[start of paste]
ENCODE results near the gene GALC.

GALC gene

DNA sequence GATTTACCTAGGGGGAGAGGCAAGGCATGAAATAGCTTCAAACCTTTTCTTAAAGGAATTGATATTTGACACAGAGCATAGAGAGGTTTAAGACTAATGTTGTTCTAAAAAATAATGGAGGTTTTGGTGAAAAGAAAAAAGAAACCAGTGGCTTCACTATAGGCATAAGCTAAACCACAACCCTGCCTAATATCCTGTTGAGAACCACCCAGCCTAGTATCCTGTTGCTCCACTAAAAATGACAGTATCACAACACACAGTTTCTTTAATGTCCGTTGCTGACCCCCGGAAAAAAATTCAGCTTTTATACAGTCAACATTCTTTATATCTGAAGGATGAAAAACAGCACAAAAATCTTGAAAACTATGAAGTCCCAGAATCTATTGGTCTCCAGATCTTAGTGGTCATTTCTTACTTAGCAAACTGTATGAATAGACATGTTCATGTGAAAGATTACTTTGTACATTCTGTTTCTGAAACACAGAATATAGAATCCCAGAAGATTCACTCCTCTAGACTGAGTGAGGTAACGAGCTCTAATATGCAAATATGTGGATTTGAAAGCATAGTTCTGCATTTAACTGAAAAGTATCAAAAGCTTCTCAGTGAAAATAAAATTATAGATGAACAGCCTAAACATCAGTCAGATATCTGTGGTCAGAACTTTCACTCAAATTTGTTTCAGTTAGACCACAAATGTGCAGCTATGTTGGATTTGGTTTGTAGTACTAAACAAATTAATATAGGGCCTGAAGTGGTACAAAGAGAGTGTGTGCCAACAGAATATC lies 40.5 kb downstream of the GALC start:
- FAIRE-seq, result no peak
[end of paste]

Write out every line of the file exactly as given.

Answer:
ENCODE results near the gene GALC.

GALC gene

DNA sequence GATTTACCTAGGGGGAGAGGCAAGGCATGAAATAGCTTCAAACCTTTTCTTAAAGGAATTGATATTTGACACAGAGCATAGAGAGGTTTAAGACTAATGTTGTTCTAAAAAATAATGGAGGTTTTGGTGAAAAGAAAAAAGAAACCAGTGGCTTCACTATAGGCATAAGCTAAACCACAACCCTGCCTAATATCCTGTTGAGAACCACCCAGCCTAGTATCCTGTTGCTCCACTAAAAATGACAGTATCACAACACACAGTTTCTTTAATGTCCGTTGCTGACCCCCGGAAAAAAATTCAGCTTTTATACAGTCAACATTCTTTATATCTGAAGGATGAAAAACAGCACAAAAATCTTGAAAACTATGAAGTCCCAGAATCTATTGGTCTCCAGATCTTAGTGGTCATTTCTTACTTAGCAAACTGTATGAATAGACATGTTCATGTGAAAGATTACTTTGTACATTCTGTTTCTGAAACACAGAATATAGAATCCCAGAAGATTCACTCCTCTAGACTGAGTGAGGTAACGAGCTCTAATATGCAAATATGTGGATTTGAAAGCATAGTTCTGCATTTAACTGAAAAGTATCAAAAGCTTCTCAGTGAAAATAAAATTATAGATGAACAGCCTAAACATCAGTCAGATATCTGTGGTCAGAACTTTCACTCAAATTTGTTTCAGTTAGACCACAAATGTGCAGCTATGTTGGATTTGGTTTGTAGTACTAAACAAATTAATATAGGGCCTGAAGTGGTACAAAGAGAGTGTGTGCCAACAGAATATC lies 40.5 kb downstream of the GALC start:
- FAIRE-seq, result no peak